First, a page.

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Mar Y Cel facts for kids

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Mar Y Cel
Location Santa Barbara County, California, USA
Nearest city Montecito, California
Area Total area, 350 acres (1.4 km2)
Conservation easement, 150 acres (0.61 km2)
Established September, 2000
Governing body Land Trust for Santa Barbara County
Santa Inez Mts
Santa Ynez Mountains, Santa Barbara County, California.

Mar Y Cel or, more correctly, Mar i Cel (Catalan: "Sea and Sky") is an open space preserve conserved by the Land Trust for Santa Barbara County, in Santa Barbara County, California, USA. Located in the Santa Ynez Mountains foothills above Montecito, Mar Y Cel is a 350-acre (1.4 km2) estate. It includes the notable "Tea Gardens", as well as the West Fork of Cold Springs Trail, a well used hiking trail.

Early history

Henry E. Bothin (pronounced, "bo-THEEN") (d. 1923), of Ohio, came to San Francisco where he built an empire, starting with a spice and coffee factory in 1875, and then gaining large commercial real estate holdings. He was president of Judson Manufacturing Company. Around 1916, Bothin and his second wife, the heiress Ellen "Nellie" Chabot Bothin (1865-1965), added the 350-acre (1.4 km2) Mar Y Cel property, commonly referred to as the "Tea Gardens", to their Montecito estate home, Piranhurst, which was nearing completion. Ellen's deceased father, Antoine "Anthony" Chabot, had been notable for his Bay Area water systems, and had been a colleague of Bothin's. Upon Mar Y Cel, the Bothins built stone aqueducts, water works, arches, and statues. The water projects included scalloped bowls that rested on columns, allowing water to spill from one into the other. After completion, 35 gardeners maintained the area. Other construction included a 200-seat amphitheater, as well as the "Tea House", built as an open-air piazza, surrounded by four walls. In 1918, Ellen was honored with a gladiolus named in her behalf, the Mrs. H. E. Bothin.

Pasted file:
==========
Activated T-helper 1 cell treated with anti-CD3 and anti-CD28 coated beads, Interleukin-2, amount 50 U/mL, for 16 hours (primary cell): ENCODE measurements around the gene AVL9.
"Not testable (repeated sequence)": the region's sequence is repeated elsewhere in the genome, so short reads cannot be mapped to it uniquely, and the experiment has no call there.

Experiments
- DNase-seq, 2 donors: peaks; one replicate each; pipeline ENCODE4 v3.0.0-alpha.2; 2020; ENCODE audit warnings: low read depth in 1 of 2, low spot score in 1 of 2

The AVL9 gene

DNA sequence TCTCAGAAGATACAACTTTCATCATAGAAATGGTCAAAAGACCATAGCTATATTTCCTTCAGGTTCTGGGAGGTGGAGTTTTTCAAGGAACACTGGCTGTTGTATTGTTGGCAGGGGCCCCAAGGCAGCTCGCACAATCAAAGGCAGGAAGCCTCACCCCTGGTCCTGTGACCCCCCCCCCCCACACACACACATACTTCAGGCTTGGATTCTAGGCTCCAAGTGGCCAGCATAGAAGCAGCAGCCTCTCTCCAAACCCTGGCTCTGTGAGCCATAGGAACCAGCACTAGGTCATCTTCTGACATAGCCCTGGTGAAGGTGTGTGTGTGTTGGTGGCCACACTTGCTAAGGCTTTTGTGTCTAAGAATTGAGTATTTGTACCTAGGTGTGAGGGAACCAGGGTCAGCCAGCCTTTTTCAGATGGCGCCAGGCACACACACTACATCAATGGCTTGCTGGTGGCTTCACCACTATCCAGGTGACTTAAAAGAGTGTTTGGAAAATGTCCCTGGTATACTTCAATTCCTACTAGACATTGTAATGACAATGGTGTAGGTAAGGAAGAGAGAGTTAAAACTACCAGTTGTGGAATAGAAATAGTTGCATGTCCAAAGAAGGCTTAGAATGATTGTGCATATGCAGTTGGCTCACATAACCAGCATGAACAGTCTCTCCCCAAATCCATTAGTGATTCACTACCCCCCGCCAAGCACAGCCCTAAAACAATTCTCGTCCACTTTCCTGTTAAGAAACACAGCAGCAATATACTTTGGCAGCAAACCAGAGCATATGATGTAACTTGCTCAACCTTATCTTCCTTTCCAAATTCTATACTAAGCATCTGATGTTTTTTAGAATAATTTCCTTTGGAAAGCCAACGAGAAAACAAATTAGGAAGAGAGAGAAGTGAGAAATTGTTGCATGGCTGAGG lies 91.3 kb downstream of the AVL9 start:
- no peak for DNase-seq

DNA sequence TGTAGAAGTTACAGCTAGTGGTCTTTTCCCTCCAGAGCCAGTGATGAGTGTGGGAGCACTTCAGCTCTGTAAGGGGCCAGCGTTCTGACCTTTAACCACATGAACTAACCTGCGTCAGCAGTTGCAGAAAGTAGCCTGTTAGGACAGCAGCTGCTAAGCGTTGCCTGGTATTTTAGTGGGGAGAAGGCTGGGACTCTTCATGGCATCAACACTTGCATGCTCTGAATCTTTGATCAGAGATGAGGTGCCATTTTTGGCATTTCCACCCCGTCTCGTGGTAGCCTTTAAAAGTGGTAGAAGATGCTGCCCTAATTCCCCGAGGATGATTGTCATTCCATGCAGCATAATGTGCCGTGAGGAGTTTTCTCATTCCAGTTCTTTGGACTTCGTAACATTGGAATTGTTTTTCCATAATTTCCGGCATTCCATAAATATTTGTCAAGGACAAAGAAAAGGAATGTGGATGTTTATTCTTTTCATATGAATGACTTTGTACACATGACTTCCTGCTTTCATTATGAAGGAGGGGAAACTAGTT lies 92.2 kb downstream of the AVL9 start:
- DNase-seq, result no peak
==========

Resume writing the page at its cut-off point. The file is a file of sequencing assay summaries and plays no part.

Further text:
Following the June 29, 1925, magnitude 6.3, Santa Barbara earthquake, three of the Tea House walls were damaged. Subsequently, atmospheric painter and landscape designer Lockwood de Forest, Jr. (1850-1932), added red brick garden planters to the property, while the water garden system was remodeled, costing one million dollars.

After Ellen's death, Edward F. Brown purchased a portion of Piranhurst from the family heirs, that led to the "Tea Gardens" property becoming a separate parcel which the Bothin family sold to Mr. Shirley Carter Burden (1908-1989), fine arts photographer, writer, and great-great-grandson of Cornelius Vanderbilt. Burden later resold it to the current owners.

Later history

In September 2000, Cima del Mundo LLC, an environmental investment group, offered to donate a conservation easement on a portion of Mar Y Cel: the northern 150 acres (0.61 km2). This eliminated the possibility of future residential development while ensuring the protection of both wildlife habitat and the property's scenic beauty. In addition, the company granted a .5 miles (0.80 km) easement to the Land Trust ensuring that a portion of the Cold Spring Trail is open for public use.

On November 13, 2008, the Montecito Tea Fire ignited the historic "Tea House" structure, above Mountain Drive. Over the course of several days, the fire spread and burned 1,940 acres (8 km2), destroyed over 200 homes, and injured 13 people.

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